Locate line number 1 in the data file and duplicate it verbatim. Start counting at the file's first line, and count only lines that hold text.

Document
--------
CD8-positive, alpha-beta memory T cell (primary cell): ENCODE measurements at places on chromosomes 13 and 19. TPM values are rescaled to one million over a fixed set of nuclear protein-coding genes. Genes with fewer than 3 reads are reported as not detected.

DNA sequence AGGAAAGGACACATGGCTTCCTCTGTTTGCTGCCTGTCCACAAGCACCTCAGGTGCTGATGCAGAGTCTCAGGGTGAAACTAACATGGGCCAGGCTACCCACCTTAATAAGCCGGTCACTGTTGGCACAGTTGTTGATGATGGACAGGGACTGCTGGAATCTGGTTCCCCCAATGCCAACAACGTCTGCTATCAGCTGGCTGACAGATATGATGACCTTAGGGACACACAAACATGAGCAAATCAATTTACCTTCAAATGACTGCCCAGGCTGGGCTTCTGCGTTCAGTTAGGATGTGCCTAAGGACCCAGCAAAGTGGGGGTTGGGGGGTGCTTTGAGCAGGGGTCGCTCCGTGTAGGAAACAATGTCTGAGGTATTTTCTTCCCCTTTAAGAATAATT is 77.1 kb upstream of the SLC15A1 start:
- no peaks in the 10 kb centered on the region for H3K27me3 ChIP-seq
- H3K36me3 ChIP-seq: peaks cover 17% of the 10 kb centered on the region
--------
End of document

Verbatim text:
CD8-positive, alpha-beta memory T cell (primary cell): ENCODE measurements at places on chromosomes 13 and 19. TPM values are rescaled to one million over a fixed set of nuclear protein-coding genes. Genes with fewer than 3 reads are reported as not detected.